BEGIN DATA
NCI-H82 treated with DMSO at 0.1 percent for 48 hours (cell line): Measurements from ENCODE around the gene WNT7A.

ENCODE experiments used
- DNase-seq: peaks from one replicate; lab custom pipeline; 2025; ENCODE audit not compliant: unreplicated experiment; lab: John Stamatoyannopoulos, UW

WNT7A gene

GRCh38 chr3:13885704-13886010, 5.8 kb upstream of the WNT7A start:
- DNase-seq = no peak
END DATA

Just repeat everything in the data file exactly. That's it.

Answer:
NCI-H82 treated with DMSO at 0.1 percent for 48 hours (cell line): Measurements from ENCODE around the gene WNT7A.

ENCODE experiments used
- DNase-seq: peaks from one replicate; lab custom pipeline; 2025; ENCODE audit not compliant: unreplicated experiment; lab: John Stamatoyannopoulos, UW

WNT7A gene

GRCh38 chr3:13885704-13886010, 5.8 kb upstream of the WNT7A start:
- DNase-seq = no peak